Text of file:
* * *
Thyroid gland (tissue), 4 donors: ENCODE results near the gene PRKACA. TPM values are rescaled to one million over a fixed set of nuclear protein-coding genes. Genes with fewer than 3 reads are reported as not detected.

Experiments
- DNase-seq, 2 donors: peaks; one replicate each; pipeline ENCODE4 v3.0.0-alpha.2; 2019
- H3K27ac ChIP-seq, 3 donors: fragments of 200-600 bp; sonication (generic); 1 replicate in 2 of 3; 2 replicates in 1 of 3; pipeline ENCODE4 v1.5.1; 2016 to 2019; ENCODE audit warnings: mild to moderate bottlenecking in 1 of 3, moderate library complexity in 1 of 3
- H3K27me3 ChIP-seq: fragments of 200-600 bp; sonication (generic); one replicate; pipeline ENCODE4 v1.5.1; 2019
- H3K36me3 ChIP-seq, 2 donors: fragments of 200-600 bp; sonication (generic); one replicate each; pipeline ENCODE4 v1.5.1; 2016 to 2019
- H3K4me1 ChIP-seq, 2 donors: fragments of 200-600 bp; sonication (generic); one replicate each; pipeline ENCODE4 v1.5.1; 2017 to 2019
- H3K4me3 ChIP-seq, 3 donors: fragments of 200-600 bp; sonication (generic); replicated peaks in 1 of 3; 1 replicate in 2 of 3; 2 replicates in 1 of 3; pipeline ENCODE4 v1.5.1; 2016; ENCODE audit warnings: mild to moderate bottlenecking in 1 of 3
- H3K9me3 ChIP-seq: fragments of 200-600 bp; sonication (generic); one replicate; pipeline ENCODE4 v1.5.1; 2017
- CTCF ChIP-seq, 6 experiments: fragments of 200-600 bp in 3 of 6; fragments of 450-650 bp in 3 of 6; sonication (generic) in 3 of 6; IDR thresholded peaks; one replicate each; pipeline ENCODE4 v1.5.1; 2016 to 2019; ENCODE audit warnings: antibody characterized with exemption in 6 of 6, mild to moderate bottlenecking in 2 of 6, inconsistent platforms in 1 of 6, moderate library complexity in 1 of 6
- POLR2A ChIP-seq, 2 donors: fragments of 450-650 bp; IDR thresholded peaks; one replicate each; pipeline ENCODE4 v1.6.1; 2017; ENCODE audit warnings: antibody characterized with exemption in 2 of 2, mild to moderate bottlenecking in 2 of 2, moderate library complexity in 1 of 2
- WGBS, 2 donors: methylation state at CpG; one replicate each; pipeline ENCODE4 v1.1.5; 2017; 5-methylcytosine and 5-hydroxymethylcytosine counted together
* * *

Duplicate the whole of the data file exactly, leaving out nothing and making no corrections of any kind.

Thyroid gland (tissue), 4 donors: ENCODE results near the gene PRKACA. TPM values are rescaled to one million over a fixed set of nuclear protein-coding genes. Genes with fewer than 3 reads are reported as not detected.

Experiments
- DNase-seq, 2 donors: peaks; one replicate each; pipeline ENCODE4 v3.0.0-alpha.2; 2019
- H3K27ac ChIP-seq, 3 donors: fragments of 200-600 bp; sonication (generic); 1 replicate in 2 of 3; 2 replicates in 1 of 3; pipeline ENCODE4 v1.5.1; 2016 to 2019; ENCODE audit warnings: mild to moderate bottlenecking in 1 of 3, moderate library complexity in 1 of 3
- H3K27me3 ChIP-seq: fragments of 200-600 bp; sonication (generic); one replicate; pipeline ENCODE4 v1.5.1; 2019
- H3K36me3 ChIP-seq, 2 donors: fragments of 200-600 bp; sonication (generic); one replicate each; pipeline ENCODE4 v1.5.1; 2016 to 2019
- H3K4me1 ChIP-seq, 2 donors: fragments of 200-600 bp; sonication (generic); one replicate each; pipeline ENCODE4 v1.5.1; 2017 to 2019
- H3K4me3 ChIP-seq, 3 donors: fragments of 200-600 bp; sonication (generic); replicated peaks in 1 of 3; 1 replicate in 2 of 3; 2 replicates in 1 of 3; pipeline ENCODE4 v1.5.1; 2016; ENCODE audit warnings: mild to moderate bottlenecking in 1 of 3
- H3K9me3 ChIP-seq: fragments of 200-600 bp; sonication (generic); one replicate; pipeline ENCODE4 v1.5.1; 2017
- CTCF ChIP-seq, 6 experiments: fragments of 200-600 bp in 3 of 6; fragments of 450-650 bp in 3 of 6; sonication (generic) in 3 of 6; IDR thresholded peaks; one replicate each; pipeline ENCODE4 v1.5.1; 2016 to 2019; ENCODE audit warnings: antibody characterized with exemption in 6 of 6, mild to moderate bottlenecking in 2 of 6, inconsistent platforms in 1 of 6, moderate library complexity in 1 of 6
- POLR2A ChIP-seq, 2 donors: fragments of 450-650 bp; IDR thresholded peaks; one replicate each; pipeline ENCODE4 v1.6.1; 2017; ENCODE audit warnings: antibody characterized with exemption in 2 of 2, mild to moderate bottlenecking in 2 of 2, moderate library complexity in 1 of 2
- WGBS, 2 donors: methylation state at CpG; one replicate each; pipeline ENCODE4 v1.1.5; 2017; 5-methylcytosine and 5-hydroxymethylcytosine counted together